If you want to learn how to use your new BI system or the companies BI system - then you most likely want to get the data to your system.
You can download it in several formats (i.e. CSV, TXT, or XLS) and then import into your system. The XLS file format would be the most likely to contain a virus - so if that is an issue you would probably choose to get the data as CSV and convert to something easy to import into your BI tool.
Many of the sites also note that the data is virus free and checked so I have not seen that as an issue.
So Tricia does playing around with sample data typically involved downloading it (ie, bringing it in house) or are we talking about playing around with it on the provider's site (in the cloud, in today's parlance)?
Good question Beth. Many companies have a development or test area where it is playpen area. My larger concern has always been making sure the data is good to use for learning.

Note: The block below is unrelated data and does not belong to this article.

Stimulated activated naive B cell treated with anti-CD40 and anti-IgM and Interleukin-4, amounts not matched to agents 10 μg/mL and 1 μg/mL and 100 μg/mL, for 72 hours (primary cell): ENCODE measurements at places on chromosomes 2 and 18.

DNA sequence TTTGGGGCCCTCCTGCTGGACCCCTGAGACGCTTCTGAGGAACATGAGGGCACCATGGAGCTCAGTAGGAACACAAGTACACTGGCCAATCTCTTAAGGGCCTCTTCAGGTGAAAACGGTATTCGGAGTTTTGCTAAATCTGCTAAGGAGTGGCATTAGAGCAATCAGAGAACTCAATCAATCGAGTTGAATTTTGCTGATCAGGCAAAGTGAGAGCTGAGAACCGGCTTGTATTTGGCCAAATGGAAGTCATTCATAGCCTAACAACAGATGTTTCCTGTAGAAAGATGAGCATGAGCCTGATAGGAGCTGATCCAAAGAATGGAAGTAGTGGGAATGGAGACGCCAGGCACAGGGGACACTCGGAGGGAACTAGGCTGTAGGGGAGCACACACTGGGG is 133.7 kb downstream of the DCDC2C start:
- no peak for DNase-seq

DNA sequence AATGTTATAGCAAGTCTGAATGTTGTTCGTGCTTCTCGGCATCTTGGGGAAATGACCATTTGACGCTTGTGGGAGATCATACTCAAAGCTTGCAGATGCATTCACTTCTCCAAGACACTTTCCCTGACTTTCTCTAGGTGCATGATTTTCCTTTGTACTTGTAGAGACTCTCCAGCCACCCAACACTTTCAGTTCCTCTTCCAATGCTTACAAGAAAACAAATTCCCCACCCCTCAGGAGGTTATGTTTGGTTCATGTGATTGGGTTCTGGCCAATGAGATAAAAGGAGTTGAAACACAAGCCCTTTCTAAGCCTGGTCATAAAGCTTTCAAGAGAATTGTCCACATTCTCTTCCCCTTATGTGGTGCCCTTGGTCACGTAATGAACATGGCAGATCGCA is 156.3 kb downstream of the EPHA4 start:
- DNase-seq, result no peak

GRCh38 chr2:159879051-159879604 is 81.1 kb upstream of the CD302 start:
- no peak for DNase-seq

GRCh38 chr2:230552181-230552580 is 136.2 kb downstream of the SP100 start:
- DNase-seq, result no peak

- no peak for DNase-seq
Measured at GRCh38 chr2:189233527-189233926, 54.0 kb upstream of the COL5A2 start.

I really liked the BIRT data because the data has issues (missing values, complicated joins) that force you to learn how to use the tool to overcome those situations. Real data often has issues so you have to know how to work with the data.
Hi Tricia, I love the idea of using sample data, especially when it's free. But do BI and analytics professionals need to be aware of any risks, especially if you bring the sample data inhouse? Do we have to be concerned about bugs or other security issues, for example?
HIPAA is supposed to protect the privacy of your medical information, but the sale of anonymized medical data and advances in analytics have made it possible for organizations to re-link your name to your private records.
Visual analytics tools, can enable non-statistician citizen data scientist to create models that use predictive or prescriptive analytics. These professionals can embed their business knowledge into the models they're testing, prototyping, or building.